NPR's Stamberg considers all things

Susan Stamberg walked into the auditorium at the Towson Sheraton Tuesday night and the crowd slowly fell silent.

"Keep talking, talk among yourselves," she urged as she took the stage.


And then came that hearty laugh known so well by listeners to National Public Radio's best-known commentator. It's a comfortable laugh whose genuineness seems a big part of Ms. Stamberg's on-air appeal -- and of her ability to coax memorable interviews out of an astonishing array of public and private figures.

In a fund-raising talk for Friends of WJHU 88.1 FM, Ms. Stamberg came across as being just as real as she sounds, leaning into the podium, connecting with her listeners as somebody merely engaged in "a conversation designed to be overheard."


She recalled and explained the process behind some of her work as the 14-year anchor of "All Things Considered" (she was there at the show's inception in 1971), first anchor of "Weekend Edition" (in 1986) and current senior correspondent for NPR.

A tiny sampling came out earlier this summer in her book, "Talk: NPR's Susan Stamberg Considers All Things," a roughly chronological compendium of 85 interview transcripts, woven together as "20 years of our collective history."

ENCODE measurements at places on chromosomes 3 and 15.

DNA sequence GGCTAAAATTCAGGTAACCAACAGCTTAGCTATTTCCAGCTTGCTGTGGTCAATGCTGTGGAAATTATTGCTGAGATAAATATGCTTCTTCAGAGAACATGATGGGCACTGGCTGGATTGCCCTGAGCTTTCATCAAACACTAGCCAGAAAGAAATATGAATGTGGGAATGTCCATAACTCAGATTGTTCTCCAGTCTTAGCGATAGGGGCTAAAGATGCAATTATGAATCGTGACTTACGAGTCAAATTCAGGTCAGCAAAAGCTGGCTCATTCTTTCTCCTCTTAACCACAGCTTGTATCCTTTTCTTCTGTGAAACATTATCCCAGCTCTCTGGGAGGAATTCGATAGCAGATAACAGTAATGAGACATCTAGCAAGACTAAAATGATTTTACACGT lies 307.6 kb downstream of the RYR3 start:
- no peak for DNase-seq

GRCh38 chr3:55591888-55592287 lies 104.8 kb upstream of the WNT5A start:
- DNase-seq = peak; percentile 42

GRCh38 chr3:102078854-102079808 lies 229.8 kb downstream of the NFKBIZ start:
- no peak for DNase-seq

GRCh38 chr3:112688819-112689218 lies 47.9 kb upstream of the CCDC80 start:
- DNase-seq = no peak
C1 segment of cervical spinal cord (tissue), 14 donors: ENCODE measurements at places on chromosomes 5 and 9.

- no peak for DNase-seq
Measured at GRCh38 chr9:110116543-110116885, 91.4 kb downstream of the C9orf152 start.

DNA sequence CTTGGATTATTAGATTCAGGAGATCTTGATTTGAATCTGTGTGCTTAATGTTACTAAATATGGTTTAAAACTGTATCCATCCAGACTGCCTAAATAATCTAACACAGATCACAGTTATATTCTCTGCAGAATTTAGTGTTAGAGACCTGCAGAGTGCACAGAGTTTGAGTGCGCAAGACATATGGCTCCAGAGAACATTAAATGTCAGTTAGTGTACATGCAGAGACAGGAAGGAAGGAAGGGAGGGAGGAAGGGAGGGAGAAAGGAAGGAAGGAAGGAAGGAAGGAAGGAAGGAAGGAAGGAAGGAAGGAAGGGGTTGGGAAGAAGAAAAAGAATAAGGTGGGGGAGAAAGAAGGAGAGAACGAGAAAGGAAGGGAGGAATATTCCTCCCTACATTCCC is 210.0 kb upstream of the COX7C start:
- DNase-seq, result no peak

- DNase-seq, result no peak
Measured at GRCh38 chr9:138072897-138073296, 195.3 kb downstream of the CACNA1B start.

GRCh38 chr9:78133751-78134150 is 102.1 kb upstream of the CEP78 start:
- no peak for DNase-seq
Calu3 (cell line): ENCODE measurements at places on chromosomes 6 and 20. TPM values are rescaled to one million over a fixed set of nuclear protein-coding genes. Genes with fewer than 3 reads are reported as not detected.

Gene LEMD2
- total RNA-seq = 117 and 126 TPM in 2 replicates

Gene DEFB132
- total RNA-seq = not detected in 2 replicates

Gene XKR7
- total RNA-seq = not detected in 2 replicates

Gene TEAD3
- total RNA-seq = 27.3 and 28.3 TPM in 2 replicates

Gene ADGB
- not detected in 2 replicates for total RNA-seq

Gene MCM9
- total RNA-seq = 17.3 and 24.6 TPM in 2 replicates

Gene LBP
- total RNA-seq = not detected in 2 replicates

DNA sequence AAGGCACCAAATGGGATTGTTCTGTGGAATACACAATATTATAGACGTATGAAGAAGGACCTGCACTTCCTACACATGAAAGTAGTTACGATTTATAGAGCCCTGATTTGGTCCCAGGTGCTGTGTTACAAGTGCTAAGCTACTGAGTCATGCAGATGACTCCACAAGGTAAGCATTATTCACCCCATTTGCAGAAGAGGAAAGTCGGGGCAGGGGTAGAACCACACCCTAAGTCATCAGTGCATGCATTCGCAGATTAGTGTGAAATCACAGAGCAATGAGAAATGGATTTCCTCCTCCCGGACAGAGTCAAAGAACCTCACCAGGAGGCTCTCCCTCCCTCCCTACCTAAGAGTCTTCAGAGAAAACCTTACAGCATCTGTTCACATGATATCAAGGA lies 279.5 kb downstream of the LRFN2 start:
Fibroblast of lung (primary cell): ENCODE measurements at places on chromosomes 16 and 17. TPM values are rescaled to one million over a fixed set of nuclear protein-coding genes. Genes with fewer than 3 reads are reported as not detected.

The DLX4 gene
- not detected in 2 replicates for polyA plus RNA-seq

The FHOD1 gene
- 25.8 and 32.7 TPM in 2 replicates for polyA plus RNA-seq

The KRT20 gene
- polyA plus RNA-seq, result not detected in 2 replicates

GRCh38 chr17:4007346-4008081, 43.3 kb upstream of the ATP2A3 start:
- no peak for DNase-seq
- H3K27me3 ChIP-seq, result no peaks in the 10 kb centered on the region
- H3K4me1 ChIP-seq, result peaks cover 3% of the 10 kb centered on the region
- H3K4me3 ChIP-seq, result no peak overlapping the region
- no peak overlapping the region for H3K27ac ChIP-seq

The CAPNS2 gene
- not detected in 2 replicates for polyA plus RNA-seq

Ms. Stamberg read from the book Tuesday, and signed autographs after the talk. She told the audience she estimates her career at NPR has included perhaps 20,000 "considerations," or interviews, and that choosing what to include in the book was difficult.

"There were plenty of dreadful things that never even got transcribed," she admitted -- there was that laugh again -- and said "another whole book is already lying in a folder" holding rejects from "Talk."

Why a book?

"To see how it sounded in print," she said, noting wistfully that radio "is the most evaporating medium of them all. All that work and then it's gone."

The book "lets it, in some way, last," she said.

And among her memories?


She talked of inviting Dave Brubeck home to play her old upright piano while she interviewed him, and of how ballet doyenne Margot Fonteyn talked about her shyness.

She said Watergate figure John Ehrlichman might have been her "most chilling conversation," but that he also summarized the world of Washington in a perfect simile: likening the president to king of the mountain and everybody else as players trying to knock him off.

She interviewed Garrison Keillor, who would go on to "Prairie Home Companion" fame, when he was still doing local radio, and called him one of "a number of people who were just becoming" when she interviewed them.

Ms. Stamberg also revealed that for all their seeming spontaneity, up to three-quarters of the interviews we hear on NPR have been pre-recorded on tape and rigorously edited.

"The more you know about how we work, the better you can judge how we're doing," she said.



Mark your calendars, Rush Limbaugh fans. WCBM-AM (680), local carrier of "The Rush Limbaugh Show," has scheduled a "Rush Under the Tent" event for Sept. 24 in the station's parking lot on Music Fair Road in Owings Mills.

From noon to 3 p.m., listeners can dine on chicken and pork barbecue while hearing the conservative curmudgeon's broadcast piped over loudspeakers. The cost is for $10 a person. For information, call (410) 356-3003.